Thomas L. Carson
For as long as humans have pondered philosophical issues, they have contemplated “the good life.” Yet most suggestions about how to live a good life rest on assumptions about what the good life actually is. Thomas Carson here confronts that question from a fresh perspective. Surveying the history of philosophy, he addresses first-order questions about what is good and bad as well as metaethical questions concerning value judgments.
Carson considers a number of established viewpoints concerning the good life. He offers a new critique of Mill and Sidgwick’s classic arguments for the hedonistic theory of value, employing thought experiments that invite us to clarify our preferences by choosing between different kinds of lives. He also assesses the desire- or preference-satisfaction theory of value in detail and takes a fresh look at both Nietzsche’s Ubermensch ideal and Aristotle’s theory of the good life.
In exploring foundational questions, Carson observes that many established theories rest on undefended assumptions about the truth of moral realism. Arguing against this stand, he defends the view that “good” means “desirable” and presents a divine preference version of the desire-satisfaction theory. In this he contends that, if there exists a kind and omniscient God who created the universe, then what is good or bad is determined by His preferences; if such a God does not exist, what is good or bad depends on what we as rational humans desire.
Value and the Good Life is the only book that defends a divine preference theory of value as opposed to a divine command theory of right and wrong. It offers a masterfully constructed argument to an age-old question and will stimulate all who seek to know what the good life truly is.
“… this is a very good book. It deserves praise on account of its many philosophical virtues. Carson has original and stimulating ideas on almost every issue he takes up; he even has something fresh to say about such old chestnuts as Mill’s argument for hedonism. His arguments are carefully crafted, and he seldom claims for them more than they actually deliver. His prose style is plain, simple, and clear. He takes bold stands on controversial topics and defends them vigorously.” —Faith and Philosophy
“_Value and the Good Life_ is a very rich work, one that makes significant contributions to several contemporary debates while also providing insights into the work of key historical figures; it is impossible to fully convey the range and depth of argument in a short review. Further, Carson’s divine-preference theory of value is promising and should gain significant attention from a wide range of philosophers. Highly recommended.” —Philosophy in Review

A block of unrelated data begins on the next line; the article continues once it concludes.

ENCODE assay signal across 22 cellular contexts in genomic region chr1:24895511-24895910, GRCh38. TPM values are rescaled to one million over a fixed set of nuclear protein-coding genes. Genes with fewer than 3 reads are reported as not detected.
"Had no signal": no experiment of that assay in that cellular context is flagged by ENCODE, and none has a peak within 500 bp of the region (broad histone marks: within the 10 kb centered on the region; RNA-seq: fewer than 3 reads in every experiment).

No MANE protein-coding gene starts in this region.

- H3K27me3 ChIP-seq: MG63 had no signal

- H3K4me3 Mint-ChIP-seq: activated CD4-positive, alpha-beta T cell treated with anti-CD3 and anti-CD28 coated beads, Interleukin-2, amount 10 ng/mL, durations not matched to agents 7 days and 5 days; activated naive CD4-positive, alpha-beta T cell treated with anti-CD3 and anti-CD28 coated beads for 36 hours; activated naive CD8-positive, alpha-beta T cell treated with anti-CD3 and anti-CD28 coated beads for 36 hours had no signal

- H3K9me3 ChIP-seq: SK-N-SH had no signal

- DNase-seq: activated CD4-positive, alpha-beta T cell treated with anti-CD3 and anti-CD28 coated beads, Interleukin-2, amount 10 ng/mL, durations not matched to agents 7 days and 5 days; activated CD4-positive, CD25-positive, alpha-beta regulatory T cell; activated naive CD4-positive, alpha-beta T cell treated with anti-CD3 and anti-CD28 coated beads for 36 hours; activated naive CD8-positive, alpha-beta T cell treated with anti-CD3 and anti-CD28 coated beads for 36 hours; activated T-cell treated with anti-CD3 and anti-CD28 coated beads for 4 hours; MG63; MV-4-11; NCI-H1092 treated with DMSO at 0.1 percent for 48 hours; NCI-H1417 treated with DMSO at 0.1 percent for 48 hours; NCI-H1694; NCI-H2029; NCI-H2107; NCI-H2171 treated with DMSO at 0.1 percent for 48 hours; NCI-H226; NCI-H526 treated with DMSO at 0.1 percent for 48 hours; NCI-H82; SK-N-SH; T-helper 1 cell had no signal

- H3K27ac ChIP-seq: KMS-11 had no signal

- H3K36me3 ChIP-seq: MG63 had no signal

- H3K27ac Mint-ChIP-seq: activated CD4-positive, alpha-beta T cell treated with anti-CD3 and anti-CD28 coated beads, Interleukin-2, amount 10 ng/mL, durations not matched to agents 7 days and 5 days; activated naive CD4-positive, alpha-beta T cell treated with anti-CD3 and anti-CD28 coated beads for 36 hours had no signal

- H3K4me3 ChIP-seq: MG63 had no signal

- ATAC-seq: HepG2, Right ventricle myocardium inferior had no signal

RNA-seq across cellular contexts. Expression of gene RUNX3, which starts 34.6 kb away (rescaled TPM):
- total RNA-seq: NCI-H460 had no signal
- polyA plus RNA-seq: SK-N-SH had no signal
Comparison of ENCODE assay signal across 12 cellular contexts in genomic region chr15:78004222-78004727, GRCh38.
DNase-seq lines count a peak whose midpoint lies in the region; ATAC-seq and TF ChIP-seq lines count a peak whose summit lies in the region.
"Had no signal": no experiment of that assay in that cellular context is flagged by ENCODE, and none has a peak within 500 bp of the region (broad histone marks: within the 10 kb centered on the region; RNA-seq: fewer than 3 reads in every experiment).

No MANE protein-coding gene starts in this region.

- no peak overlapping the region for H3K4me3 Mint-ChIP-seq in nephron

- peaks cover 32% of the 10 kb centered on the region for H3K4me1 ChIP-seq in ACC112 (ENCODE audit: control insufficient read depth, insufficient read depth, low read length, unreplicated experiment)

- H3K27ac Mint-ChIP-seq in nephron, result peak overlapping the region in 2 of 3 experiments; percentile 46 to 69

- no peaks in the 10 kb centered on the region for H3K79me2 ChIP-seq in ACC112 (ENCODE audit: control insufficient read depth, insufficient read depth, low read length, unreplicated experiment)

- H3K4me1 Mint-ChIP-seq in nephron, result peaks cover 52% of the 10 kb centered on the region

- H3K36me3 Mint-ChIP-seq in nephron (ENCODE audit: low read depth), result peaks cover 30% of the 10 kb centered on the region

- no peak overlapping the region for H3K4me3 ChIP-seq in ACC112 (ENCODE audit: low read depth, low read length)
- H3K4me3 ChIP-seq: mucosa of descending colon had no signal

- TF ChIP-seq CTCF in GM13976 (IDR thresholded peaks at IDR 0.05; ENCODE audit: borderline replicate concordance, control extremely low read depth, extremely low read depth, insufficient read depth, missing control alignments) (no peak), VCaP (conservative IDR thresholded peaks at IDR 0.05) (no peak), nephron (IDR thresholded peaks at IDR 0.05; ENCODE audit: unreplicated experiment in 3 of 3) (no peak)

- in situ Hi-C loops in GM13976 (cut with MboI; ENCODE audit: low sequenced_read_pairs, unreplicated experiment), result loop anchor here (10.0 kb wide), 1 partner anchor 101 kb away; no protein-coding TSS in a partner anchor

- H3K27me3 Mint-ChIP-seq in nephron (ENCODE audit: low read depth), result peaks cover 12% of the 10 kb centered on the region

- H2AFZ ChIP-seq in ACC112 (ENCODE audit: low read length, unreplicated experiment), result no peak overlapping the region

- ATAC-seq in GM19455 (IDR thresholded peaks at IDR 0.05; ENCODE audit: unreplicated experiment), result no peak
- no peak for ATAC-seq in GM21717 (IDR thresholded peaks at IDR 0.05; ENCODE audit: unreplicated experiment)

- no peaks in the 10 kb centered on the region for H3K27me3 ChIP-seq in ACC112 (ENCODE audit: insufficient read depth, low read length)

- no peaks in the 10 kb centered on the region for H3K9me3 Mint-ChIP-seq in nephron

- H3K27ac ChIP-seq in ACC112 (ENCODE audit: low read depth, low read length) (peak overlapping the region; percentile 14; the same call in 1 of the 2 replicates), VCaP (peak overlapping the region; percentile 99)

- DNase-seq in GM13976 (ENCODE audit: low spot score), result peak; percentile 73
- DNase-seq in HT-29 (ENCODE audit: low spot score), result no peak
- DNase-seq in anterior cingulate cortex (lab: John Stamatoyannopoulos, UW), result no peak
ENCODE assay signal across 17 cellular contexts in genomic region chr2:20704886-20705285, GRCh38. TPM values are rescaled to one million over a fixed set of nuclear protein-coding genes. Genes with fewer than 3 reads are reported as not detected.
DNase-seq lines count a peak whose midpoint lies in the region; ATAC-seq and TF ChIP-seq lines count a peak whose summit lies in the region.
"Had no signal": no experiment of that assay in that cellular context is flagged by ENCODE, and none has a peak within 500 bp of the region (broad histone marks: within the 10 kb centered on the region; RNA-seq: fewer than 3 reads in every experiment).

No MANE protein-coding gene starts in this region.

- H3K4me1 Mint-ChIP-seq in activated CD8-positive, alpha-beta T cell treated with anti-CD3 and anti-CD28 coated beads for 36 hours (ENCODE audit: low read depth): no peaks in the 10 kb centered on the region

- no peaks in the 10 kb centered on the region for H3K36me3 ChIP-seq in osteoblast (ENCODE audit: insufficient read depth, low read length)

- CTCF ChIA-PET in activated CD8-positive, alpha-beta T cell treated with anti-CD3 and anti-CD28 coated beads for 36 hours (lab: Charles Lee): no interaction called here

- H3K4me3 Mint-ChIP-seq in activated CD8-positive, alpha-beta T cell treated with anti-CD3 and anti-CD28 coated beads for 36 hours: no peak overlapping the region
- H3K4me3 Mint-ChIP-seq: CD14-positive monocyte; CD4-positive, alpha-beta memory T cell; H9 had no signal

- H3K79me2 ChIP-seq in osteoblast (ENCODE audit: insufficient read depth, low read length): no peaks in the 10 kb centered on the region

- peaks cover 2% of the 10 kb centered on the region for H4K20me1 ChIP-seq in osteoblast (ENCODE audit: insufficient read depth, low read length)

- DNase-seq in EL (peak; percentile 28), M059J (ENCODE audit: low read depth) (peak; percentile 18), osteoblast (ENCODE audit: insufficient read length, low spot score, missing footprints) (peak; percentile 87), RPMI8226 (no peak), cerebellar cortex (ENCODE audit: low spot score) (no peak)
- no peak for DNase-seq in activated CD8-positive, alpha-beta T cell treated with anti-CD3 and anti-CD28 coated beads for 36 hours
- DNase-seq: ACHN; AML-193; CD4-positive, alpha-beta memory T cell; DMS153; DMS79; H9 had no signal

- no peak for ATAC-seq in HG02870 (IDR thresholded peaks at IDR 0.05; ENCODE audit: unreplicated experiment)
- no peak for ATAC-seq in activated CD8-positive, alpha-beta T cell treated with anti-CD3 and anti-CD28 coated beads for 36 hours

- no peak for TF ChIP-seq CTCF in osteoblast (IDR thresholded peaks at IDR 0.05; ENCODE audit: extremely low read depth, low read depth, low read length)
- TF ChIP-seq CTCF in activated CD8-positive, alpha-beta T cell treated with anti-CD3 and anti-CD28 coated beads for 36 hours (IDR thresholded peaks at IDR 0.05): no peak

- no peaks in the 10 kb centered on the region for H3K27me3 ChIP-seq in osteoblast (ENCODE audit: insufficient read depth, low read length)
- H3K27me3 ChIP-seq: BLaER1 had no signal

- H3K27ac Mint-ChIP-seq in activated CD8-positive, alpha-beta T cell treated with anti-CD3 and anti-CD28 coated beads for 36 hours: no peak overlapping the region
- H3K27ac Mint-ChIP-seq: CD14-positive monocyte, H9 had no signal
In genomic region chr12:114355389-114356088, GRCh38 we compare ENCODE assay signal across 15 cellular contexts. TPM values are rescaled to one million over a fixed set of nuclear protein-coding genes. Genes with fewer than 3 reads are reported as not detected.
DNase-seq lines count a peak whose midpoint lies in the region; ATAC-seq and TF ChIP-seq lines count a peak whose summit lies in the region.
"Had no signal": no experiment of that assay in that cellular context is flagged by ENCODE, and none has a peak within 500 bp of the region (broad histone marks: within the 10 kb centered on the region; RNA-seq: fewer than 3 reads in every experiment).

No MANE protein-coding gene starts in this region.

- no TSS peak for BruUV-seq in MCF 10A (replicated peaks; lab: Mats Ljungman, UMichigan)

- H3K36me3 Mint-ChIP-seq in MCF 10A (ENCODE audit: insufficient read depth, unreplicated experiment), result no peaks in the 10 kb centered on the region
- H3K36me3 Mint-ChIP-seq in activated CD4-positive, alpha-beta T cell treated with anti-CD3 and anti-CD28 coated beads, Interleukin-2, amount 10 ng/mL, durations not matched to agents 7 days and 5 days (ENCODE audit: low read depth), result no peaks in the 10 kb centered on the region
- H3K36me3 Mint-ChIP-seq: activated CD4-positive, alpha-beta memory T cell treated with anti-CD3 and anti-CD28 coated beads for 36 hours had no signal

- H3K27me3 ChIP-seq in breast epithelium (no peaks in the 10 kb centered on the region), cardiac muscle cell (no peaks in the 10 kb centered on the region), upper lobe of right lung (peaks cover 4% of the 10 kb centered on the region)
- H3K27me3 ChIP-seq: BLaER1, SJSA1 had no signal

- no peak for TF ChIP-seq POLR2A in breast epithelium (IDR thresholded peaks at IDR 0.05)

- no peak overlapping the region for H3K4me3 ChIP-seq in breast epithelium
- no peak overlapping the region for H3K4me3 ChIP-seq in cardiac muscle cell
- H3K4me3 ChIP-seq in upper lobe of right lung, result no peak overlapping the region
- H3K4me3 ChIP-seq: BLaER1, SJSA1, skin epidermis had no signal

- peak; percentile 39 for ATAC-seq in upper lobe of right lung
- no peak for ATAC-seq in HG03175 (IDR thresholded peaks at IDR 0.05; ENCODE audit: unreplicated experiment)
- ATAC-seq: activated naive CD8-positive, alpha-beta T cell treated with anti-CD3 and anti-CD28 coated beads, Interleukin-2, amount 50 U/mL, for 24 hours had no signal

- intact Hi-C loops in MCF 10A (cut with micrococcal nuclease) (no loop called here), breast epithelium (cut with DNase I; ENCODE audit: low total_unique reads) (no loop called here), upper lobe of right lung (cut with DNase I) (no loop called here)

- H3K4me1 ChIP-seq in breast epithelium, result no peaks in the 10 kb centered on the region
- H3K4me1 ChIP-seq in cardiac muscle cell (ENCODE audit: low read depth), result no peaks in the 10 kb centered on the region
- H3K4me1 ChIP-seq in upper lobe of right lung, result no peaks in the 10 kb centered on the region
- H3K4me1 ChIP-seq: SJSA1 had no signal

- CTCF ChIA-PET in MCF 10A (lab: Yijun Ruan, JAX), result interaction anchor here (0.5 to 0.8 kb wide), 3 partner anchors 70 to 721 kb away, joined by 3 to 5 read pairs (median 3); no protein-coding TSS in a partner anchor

“Carson writes in an engaging, easygoing style. He is always open-minded and willing to acknowledge that his arguments depend on assumptions or intuitions that are not universally shared. . . . It is clear that Carson has an almost encyclopedic grasp of the relevant literature. . . . [His] views are sensible and intelligently defended. Anyone interested in recent work in axiology or metaethics will find the book worthy of careful study.” —Ethics
“Thomas Carson’s Value and the Good Life is a clear, well-written, wide-ranging essay on the theory of value. It is among the best defenses of a rational desire/preference theory of the good. Even those not inclined to accept such theories will profit from reading Carson’s discussion. . . . I think that readers interested in the realism/anti-realism debate in ethics or in the value theories of Nietzsche or Aristotle will also learn much from it.” —Business Ethics Quarterly
“A fine and very thorough book. It sheds much light on the nature of pleasure, on Mill’s arguments for hedonism, on views that base what is good-in-itself on what we’d desire if we were fully rational, and on problems with taking ‘fully rational’ to include ‘fully informed.’” —Harry J. Gensler, S.J., John Carroll University
“This is a fascinating book very clearly written and relentless in its argument. Carson knocks down the best arguments for moral realism, those of Moore, Broad, Ewing, Ross, the Cornell realists, and the contemporary British realists. In the end, he defines a divine preference theory of rationality as the most plausible theory of rationality consistent with moral antirealism. This is one of the very best discussion of these issues that I have ever read.” —James Sterba, University of Notre Dame
“Carson has articulated an illuminating, path-breaking theory of values and the good life. His account of ideal preference-satisfaction is carefully developed in the context of classical philosophical work as well as cutting-edge recent contributions. Carson’s work is packed with arguments, clever thought experiments, and a fascinating conjecture about the role of theism in moral theory. It will be of interest to anyone concerned with moral theory, the theory of value, religious ethics, and the concepts of rationality, preference, and desire. I am very impressed with the work, and am happy to endorse a wide readership.” —Charles Taliaferro, St. Olaf College